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growing a single weed plant

Growing a single weed plant

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The Reef Capitol Hill
When choosing your soil, opting for an organic option is your best bet. Coco or peat-based mediums are also good choices. Many organic potting soils will come with nutrients already mixed in them. This allows you to feed your plants less, reducing the nutrients you’ll need to purchase throughout the grow cycle of your plant. One bag of quality organic soil should do the trick if you’re only growing one plant.

Before a cannabis plant begins to flower and is still growing, it is in what is known as the vegetative state. You want to let your plant stay in veg under 16+ hours of light for at least 4-6 weeks. The idea is to let your plant get as big and healthy as possible before they begin to flower so you can get the highest possible yield when they’re done.
by Jen Keehn – May 3, 2018
Growing one plant isn’t just the easiest way to keep you smoking for free all year long, it’s an extremely awesome experience. Besides, weed is now legal in over half the country in one way or another. In several states you can legitimately grow your own without having to worry about a thing. And even if you don’t live in a legal state , the chances that the cops come breaking in your door over one plant are pretty slim.
If you’re ready to get your green thumb on and grow your own weed, growing just one plant in your house isn’t just rewarding, it’s also extremely easy.
Take Miracle Grow. Its soil blend has poor drainage and contains time-released nutrients that contain high levels of nitrogen. This slow release of nitrogen can not only harm your plants but can reduce your overall yield.

When it comes to nutrients, organic is always best. There are several options for affordable organic nutrients that will ensure your plant grows healthy and strong. While common, synthetic nutrients are easy to find (think Miracle Grow), they’re not the best for growing weed. Not only are they artificial, but your plant will need different nutrients in various stages of its growth.

If you’re interested in growing some quality ganja, you don’t need to cultivate an entire crop to do so. You can successfully grow one plant in your house.

Growing a single weed plant

As the weather warms up, so do most smokers. There is something about the spring and summer months that brings out the toker in all of us. And, sometimes, it brings out our green thumbs, too! For the more enthusiastic marijuana lover, their attention often turns from rolling joints to another facet of the plant—cultivation. Around this time every year, we get flooded with questions from the home hobbyist asking about growing just one little cannabis plant in their own home.

Once your plant has developed enough and reached a point that she can produce enough flowers for a decent harvest, it is time to bring her light cycle to an even 12 hours of light and 12 hours of dark each day. This does not mean that you will no longer need your lamp though. During the 12-hour photoperiod of flowering, the plant will need the strongest light possible to help her produce energy for her fruit.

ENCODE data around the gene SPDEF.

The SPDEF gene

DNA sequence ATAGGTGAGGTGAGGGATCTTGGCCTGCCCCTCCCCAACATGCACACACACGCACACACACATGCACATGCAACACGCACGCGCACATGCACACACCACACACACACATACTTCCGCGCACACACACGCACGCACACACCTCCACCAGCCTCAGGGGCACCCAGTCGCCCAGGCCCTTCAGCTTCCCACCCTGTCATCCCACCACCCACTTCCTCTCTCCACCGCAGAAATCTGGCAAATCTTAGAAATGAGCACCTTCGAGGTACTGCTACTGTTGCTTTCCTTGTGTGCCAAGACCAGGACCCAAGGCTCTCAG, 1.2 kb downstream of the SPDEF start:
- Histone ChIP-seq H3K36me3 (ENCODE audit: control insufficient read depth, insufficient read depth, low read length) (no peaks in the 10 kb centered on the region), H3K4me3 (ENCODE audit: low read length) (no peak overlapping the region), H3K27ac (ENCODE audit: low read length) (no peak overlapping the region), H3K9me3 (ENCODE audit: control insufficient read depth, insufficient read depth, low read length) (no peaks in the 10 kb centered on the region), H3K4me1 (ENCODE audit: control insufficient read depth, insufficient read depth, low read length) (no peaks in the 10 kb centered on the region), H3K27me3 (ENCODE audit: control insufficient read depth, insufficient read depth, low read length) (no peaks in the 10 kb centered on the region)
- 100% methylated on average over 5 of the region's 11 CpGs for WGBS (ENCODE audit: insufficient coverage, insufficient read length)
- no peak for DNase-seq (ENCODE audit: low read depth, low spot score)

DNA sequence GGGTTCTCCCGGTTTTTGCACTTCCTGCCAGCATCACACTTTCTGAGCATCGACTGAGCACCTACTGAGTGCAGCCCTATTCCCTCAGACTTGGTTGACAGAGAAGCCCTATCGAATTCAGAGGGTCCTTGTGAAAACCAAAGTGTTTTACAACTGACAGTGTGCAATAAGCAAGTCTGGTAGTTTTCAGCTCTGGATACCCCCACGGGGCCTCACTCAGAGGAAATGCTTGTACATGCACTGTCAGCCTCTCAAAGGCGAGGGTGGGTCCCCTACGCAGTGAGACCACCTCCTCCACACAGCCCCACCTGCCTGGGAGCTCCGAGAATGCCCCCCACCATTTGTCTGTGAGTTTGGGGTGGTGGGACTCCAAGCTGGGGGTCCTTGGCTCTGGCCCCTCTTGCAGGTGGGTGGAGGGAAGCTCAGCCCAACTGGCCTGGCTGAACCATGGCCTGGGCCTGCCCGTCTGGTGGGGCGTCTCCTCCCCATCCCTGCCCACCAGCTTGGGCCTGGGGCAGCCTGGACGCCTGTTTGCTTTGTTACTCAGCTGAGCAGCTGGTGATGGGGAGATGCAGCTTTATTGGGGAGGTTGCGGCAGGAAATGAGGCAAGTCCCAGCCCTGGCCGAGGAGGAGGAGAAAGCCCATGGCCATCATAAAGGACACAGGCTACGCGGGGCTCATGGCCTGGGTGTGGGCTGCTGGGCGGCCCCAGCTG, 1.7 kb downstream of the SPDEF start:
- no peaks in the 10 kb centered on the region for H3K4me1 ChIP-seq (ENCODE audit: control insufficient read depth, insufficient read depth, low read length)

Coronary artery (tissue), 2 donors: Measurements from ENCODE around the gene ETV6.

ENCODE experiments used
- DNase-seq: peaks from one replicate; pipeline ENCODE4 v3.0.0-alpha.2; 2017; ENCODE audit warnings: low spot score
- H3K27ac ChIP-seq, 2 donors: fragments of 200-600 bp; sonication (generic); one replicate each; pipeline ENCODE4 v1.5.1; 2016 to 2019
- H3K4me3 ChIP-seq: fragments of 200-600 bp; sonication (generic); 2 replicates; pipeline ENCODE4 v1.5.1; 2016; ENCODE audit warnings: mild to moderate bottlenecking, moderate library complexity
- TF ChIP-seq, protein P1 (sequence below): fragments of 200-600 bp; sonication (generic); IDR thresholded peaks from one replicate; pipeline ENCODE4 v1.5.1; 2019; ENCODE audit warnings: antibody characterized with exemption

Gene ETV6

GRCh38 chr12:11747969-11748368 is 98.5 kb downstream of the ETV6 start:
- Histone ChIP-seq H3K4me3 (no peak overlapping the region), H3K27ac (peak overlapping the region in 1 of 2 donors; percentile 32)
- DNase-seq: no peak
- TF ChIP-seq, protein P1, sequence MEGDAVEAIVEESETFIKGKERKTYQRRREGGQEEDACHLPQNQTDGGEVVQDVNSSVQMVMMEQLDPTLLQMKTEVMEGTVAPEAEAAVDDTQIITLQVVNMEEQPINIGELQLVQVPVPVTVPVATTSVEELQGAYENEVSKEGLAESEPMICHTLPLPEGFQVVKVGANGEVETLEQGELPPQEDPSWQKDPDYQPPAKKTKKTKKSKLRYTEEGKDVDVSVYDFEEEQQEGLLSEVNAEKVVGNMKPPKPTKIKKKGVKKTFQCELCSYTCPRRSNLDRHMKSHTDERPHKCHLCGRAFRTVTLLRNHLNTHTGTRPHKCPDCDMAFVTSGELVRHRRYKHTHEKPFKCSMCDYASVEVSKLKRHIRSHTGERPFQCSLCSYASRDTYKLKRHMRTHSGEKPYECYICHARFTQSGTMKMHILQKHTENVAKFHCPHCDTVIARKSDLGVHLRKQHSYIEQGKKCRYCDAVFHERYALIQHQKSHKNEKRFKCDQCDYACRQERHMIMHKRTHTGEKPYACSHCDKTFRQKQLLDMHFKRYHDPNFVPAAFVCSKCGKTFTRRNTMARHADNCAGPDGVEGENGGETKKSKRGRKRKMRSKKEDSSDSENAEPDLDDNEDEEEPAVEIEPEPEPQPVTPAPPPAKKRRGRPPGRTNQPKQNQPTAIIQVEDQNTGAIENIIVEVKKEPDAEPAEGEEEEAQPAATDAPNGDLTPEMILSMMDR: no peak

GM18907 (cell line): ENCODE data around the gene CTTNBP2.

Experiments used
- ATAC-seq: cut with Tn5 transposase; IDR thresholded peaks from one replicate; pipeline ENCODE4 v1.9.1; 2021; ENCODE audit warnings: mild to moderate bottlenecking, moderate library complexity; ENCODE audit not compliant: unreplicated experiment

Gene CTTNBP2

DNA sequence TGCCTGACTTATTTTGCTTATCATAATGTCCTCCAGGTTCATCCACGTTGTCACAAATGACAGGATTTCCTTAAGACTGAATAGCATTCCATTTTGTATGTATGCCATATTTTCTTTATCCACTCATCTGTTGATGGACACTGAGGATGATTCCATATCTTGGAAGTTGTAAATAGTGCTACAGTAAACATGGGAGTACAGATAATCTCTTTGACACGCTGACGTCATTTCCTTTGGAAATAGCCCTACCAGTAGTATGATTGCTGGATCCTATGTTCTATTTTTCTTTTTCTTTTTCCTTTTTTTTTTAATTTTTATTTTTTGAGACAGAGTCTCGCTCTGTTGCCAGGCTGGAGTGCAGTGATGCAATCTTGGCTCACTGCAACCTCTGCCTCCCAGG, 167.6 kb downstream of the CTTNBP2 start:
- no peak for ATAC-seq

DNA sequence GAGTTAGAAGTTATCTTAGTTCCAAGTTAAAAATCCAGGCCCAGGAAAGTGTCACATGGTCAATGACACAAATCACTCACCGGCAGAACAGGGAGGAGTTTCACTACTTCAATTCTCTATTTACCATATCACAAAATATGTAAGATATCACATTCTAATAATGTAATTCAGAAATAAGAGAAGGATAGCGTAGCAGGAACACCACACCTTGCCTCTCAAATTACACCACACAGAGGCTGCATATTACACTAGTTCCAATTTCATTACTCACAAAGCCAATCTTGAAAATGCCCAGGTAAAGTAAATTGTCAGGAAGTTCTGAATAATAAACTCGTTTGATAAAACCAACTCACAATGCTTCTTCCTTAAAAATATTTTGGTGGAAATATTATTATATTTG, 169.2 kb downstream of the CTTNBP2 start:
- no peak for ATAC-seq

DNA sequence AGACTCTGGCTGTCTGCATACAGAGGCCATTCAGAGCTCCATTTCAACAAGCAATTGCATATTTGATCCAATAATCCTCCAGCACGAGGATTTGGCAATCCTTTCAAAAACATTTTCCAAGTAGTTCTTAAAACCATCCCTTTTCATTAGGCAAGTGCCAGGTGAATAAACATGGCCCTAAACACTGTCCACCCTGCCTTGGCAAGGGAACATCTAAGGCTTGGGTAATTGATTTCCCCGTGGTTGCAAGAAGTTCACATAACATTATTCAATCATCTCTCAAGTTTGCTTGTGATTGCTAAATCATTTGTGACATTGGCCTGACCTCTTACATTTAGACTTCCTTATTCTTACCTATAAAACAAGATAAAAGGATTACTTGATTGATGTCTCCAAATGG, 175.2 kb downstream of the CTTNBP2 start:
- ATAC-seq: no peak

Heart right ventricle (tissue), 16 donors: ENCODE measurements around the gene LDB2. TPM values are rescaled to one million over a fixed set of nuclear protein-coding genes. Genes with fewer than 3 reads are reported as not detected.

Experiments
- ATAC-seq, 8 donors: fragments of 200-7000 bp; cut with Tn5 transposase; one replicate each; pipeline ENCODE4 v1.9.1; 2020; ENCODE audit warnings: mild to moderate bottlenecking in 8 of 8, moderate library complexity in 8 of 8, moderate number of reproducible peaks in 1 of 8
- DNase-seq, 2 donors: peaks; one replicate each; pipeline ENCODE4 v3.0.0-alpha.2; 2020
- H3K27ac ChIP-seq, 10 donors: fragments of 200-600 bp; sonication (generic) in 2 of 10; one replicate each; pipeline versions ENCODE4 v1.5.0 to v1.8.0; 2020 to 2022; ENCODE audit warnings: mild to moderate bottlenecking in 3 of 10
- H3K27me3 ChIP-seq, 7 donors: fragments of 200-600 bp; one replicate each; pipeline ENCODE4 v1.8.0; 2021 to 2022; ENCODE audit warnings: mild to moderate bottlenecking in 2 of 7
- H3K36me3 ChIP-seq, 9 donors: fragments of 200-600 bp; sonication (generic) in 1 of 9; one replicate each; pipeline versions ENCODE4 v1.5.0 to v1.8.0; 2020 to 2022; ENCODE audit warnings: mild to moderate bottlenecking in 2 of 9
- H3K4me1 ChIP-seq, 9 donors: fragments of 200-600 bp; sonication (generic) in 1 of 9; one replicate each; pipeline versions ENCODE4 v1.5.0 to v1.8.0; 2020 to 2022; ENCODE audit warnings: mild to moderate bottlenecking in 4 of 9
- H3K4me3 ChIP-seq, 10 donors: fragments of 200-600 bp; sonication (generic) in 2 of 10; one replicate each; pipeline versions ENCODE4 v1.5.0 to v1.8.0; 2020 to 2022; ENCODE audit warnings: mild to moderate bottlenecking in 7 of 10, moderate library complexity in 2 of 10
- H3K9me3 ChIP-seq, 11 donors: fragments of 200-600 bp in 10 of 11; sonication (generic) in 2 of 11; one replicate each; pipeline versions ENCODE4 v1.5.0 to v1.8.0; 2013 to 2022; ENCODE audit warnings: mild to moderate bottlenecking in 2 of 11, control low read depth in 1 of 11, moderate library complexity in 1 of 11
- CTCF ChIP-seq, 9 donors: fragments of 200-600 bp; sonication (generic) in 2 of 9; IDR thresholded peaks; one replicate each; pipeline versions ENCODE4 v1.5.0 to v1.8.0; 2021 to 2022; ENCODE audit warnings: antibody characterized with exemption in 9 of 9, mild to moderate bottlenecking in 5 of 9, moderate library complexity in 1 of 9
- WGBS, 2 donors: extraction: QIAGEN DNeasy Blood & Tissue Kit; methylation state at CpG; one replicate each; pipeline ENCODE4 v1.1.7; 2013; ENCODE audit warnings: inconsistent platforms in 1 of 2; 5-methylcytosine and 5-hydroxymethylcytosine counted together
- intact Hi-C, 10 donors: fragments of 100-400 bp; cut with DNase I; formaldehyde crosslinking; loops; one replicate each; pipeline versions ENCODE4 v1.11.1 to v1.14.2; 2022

Your lamp is going to be the most expensive part of the process, but there are relatively inexpensive lamps available that will do the job. Serious growers use more specialized and expensive lamps, but to grow just one plant at home, many lights will work. A 250-watt HID (high-intensity discharge) bulb—either an HPS (high-pressure sodium) or MH (metal halide)—can be found in hardware stores such as Lowe’s or Home Depot for as little as $25. However, these bulbs do require a specialized HID fixture and/or ballast, as they do not screw into any standard home fixture safely. (These fixtures may run as much as $200.)

We call it “weed” for a reason—because it grows easily and anywhere, like a weed. That being said, there is one central aspect of growing a pot plant that everyone needs to understand, and that is that cannabis is a flowering plant, meaning that in nature it bears its fruits only once a year, during the fall season when the daylight hours grow shorter.
Alternatively, if you do have a window with very good light and the power of the sun for a good portion of the day, you can also use fluorescent bulbs to supplement the sunlight after sunset. Fluorescent bulbs such as T5’s, T8’s or even CFL’s can provide enough light to keep your plant in a vegetative state.
Well, that’s music to our ears here at High Times! After all, we’ve been doing this for 40 plus years, and now and marijuana is (mostly) legal in over half the country. And to be sure, no law enforcement is going to harass you over just one plant, even on their slowest day.
If your plant could be in direct sunlight for these 12 hours, you would not need strong supplemental lighting. However, even outdoors this is usually not possible. Your best option for flowering is to move your plant into an enclosed location such as a closet or cabinet where you can hang your lamp overhead and control the light cycle exactly as needed. To do this, use a standard outlet timer and set it to a 12-hour cycle.
This is important for the home indoor grower because the light period, or photoperiod, of the plant, must be controlled. What this simply means is that a pot plant must be placed in 12+ hours of light every day in order to keep the plant from flowering.

Well, in truth, you could do that. But if an immature plant flowers too early, there won’t be much harvest to be had. Ideally, a pot plant needs to grow, or “vegetate,” for at least a few weeks before flowering. Otherwise, the harvesting of its fruit will be extremely disappointing.

As the weather warms up, so do most smokers. There is something about the spring and summer months that brings out the toker in all of us. And, sometimes, it br